Hydropower: Affordable, Reliable, Vital
Hydro generation is 100% efficient. Because of that, it’s also one of the most inexpensive ways to generate electricity. It’s not a coincidence that utilities in the Pacific Northwest (and WREC) are able to offer some of the lowest rates in the country.
Hydropower is the only form of renewable baseload electricity generation. Hydro dams produce a constant, consistent baseload around the clock and can be ramped up or down very quickly to work alongside intermittent production.
Hydro is a clean energy. With our nation’s stated goals to reach zero carbon emissions by 2035, the hydro dams’ ability to provide a carbon-free baseload is an essential, foundational part of any path to zero emissions.
This term refers to sources of electricity that are available to generate 24/7.
Hydropower is the only renewable energy source that can provide baseload generation!
Wind and solar are renewable and carbon-free, but they are intermittent, not baseload — they can’t support the grid when the sun’s not shining and the wind’s not blowing.
Natural gas and coal are baseload generators but produce carbon as a byproduct, which is bad for the environment.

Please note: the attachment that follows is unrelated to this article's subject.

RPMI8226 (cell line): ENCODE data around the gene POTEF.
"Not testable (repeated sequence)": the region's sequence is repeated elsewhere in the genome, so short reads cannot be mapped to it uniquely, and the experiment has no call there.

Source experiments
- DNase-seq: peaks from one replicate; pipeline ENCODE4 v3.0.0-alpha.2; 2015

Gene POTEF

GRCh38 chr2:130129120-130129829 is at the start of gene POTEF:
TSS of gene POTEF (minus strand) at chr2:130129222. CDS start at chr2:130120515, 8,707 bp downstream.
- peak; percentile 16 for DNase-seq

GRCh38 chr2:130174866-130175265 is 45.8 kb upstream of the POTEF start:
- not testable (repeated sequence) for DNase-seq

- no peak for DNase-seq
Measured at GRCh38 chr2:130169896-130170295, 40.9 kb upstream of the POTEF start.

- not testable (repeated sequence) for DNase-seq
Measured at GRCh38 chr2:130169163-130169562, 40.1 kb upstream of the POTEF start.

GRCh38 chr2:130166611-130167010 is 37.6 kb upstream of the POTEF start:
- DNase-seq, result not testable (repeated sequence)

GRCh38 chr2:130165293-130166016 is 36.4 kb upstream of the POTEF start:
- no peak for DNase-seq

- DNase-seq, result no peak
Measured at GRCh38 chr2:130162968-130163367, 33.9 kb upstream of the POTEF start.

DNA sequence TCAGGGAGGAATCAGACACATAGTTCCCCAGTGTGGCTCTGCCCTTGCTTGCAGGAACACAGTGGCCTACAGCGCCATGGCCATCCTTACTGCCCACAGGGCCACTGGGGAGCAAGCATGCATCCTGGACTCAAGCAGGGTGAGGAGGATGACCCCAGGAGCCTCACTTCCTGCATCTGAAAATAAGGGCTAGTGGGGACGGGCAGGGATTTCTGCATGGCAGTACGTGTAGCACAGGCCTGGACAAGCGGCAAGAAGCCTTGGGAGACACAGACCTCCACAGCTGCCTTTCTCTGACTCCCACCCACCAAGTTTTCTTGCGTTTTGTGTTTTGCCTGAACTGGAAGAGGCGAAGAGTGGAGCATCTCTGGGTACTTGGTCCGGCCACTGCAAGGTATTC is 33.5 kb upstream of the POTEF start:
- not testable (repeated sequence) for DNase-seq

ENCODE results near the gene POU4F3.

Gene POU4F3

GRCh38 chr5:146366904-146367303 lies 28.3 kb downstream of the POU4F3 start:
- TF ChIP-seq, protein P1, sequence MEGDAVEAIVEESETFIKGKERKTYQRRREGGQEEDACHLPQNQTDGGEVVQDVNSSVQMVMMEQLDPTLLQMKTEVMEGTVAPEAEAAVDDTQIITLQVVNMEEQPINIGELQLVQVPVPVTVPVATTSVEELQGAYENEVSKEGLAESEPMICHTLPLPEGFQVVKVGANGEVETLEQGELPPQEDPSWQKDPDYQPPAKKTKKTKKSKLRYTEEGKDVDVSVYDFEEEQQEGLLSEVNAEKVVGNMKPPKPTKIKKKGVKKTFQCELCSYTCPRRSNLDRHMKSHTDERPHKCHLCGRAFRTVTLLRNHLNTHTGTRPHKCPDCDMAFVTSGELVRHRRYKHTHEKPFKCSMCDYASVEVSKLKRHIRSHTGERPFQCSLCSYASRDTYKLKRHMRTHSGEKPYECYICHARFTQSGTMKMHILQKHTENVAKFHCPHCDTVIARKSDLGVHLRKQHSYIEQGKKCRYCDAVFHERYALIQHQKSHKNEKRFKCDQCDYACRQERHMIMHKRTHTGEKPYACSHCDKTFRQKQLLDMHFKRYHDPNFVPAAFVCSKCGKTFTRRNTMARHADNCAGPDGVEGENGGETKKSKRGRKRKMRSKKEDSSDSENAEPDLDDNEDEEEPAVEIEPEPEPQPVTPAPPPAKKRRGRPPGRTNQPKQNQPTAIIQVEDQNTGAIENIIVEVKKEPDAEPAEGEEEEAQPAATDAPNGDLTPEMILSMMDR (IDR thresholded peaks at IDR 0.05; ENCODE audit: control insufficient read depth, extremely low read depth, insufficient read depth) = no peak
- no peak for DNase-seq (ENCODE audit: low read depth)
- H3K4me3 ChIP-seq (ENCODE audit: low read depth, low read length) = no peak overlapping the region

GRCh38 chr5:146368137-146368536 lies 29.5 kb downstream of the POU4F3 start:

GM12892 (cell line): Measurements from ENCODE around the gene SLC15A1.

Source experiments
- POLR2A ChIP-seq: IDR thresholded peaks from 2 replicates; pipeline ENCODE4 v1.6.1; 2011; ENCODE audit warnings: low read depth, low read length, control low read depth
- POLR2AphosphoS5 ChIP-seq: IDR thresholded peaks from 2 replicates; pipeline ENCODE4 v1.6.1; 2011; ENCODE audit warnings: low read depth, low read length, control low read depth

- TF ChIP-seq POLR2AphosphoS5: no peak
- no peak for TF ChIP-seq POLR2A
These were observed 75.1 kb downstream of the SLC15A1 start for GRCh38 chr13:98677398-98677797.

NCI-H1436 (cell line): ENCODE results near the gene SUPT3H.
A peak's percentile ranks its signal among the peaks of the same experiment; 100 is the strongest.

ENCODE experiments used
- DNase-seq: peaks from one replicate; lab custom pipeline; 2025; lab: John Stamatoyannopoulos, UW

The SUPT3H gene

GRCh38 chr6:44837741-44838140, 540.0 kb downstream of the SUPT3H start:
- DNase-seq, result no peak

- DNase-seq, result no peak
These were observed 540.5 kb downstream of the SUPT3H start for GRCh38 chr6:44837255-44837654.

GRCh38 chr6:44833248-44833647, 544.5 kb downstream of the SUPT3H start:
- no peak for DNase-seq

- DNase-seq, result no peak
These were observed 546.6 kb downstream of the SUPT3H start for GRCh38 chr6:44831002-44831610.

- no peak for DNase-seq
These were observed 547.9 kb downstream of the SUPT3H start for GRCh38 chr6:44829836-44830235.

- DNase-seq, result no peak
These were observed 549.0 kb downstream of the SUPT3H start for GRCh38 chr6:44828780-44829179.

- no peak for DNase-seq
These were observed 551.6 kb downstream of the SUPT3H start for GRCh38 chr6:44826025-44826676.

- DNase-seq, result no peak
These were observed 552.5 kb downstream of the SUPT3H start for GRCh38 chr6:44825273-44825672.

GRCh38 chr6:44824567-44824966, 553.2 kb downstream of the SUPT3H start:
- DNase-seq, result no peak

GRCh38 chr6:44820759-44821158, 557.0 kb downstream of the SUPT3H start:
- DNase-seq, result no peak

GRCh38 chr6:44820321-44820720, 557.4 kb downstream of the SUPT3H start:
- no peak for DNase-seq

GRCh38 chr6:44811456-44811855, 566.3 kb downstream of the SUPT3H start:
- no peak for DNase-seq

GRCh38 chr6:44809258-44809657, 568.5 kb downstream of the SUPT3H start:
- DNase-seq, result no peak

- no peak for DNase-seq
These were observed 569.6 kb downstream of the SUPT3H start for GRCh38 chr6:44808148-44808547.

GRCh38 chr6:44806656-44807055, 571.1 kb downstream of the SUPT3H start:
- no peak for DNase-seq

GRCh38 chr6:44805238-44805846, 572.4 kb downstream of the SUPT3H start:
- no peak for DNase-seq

Nuclear and hydropower are both carbon-free baseload generation.
The turmoil around the dams on the Lower Snake River revolves around salmon populations. However, with the installation of fish ladders and passages, salmon survival at the dams exceeds 99%. While the dams have been oft-vilified, research shows that warming ocean conditions and the resulting predation in the ocean present the largest threat to salmon populations.
Lower Snake River Dams
The four dams produce over 1,000 MW annually on average, enough to power more than 800,000 homes, with a maximum capacity of over 3,000 MW.
Fish ladders were built to assist salmon in their migration upstream. A series of gates and chambers help facilitate migration patterns so they aren’t stopped by the barrier of the dam. Some fish could not swim in the dark, so lights had to be installed that would essentially mimic sunlight. Fish survival at the dams is between 95% and 98%.
It is someone’s job to sit at the fish counter’s booth to manually count the number of fish passing through the dam. During peak salmon runs, the fish counter may see between 10,000 to 20,000 fish pass in an hour.